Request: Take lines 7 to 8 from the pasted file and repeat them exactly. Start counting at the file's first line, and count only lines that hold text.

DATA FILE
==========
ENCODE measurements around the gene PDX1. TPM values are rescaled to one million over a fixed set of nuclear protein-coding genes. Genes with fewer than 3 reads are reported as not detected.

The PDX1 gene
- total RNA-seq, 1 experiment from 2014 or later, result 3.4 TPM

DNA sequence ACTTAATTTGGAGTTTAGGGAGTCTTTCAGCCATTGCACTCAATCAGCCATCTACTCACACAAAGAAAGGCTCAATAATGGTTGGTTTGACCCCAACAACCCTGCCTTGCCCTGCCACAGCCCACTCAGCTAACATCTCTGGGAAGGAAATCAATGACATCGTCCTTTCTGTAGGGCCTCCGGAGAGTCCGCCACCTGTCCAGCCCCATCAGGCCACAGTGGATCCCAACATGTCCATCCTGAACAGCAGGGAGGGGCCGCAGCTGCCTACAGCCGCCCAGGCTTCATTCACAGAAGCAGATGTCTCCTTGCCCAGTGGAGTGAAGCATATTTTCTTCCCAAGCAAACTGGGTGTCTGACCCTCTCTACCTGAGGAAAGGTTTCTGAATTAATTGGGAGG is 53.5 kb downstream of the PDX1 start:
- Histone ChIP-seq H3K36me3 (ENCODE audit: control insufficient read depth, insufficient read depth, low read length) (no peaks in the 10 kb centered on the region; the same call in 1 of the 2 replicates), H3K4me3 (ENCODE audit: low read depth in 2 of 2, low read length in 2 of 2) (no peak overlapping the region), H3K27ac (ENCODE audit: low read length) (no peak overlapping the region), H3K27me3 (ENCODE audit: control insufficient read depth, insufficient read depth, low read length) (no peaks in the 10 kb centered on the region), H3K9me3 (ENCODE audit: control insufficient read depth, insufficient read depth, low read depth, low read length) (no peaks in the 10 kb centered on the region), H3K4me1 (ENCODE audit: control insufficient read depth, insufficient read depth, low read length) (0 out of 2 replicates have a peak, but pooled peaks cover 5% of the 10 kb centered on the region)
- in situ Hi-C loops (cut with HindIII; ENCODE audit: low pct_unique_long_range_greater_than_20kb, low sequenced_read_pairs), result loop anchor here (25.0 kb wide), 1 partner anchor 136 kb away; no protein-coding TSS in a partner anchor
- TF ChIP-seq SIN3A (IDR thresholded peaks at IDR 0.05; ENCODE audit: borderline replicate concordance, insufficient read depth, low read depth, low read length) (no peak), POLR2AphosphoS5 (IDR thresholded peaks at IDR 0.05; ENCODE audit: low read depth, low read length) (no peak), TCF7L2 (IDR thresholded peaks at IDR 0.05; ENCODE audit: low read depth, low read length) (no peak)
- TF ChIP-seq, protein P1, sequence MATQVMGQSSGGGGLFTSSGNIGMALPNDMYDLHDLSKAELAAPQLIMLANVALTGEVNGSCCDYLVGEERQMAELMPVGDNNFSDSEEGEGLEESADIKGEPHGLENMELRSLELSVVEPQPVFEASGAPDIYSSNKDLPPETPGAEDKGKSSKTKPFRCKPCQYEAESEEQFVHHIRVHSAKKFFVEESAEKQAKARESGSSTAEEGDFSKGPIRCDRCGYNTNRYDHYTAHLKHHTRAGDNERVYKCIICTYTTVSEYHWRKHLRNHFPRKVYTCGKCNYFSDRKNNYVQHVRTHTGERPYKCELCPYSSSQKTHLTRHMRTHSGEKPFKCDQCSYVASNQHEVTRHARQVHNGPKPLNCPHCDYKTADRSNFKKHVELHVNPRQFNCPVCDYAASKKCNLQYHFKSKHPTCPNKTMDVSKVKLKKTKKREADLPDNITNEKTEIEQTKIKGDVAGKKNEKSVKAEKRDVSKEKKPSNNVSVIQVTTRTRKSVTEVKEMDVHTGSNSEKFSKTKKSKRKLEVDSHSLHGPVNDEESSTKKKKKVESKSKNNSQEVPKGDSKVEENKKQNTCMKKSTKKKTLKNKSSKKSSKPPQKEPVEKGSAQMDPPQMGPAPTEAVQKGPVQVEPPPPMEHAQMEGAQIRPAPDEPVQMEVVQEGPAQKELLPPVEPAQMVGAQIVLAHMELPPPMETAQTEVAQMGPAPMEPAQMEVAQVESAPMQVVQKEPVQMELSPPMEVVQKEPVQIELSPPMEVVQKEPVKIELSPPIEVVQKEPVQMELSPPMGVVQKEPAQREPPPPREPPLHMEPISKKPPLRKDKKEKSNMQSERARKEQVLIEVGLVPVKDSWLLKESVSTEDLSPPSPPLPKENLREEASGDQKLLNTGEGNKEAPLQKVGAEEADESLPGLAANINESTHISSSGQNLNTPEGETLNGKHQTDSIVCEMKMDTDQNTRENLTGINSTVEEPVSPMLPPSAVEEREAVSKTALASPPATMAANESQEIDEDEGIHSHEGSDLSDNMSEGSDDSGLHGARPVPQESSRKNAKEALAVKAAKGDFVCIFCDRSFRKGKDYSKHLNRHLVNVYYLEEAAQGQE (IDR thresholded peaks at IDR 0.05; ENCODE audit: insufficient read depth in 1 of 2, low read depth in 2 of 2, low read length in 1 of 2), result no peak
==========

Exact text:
- TF ChIP-seq SIN3A (IDR thresholded peaks at IDR 0.05; ENCODE audit: borderline replicate concordance, insufficient read depth, low read depth, low read length) (no peak), POLR2AphosphoS5 (IDR thresholded peaks at IDR 0.05; ENCODE audit: low read depth, low read length) (no peak), TCF7L2 (IDR thresholded peaks at IDR 0.05; ENCODE audit: low read depth, low read length) (no peak)
- TF ChIP-seq, protein P1, sequence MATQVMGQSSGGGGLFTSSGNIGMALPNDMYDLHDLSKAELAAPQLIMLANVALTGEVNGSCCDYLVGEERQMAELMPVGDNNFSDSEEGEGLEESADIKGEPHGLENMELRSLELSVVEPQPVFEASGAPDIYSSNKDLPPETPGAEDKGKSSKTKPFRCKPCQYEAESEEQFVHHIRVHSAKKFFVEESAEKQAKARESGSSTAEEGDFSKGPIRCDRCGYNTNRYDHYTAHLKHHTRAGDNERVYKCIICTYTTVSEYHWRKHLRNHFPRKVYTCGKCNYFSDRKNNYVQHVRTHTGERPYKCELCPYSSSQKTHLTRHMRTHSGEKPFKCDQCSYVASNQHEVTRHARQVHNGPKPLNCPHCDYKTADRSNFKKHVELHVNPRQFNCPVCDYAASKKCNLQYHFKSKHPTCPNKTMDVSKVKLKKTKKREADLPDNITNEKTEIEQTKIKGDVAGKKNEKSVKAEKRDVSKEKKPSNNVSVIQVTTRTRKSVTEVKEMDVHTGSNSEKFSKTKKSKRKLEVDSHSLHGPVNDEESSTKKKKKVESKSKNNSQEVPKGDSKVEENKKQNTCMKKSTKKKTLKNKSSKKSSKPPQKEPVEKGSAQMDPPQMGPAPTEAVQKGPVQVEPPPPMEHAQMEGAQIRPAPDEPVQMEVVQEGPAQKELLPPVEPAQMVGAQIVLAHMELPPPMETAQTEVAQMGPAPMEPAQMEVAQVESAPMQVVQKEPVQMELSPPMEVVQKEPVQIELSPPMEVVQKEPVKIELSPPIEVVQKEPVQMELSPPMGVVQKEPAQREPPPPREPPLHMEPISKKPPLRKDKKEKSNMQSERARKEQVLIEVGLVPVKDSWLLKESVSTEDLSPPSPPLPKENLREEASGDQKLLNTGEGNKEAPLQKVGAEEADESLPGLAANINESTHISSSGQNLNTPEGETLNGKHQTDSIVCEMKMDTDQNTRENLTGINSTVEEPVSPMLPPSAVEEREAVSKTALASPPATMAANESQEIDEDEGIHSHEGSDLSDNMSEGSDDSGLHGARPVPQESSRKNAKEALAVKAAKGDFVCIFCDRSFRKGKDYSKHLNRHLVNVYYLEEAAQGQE (IDR thresholded peaks at IDR 0.05; ENCODE audit: insufficient read depth in 1 of 2, low read depth in 2 of 2, low read length in 1 of 2), result no peak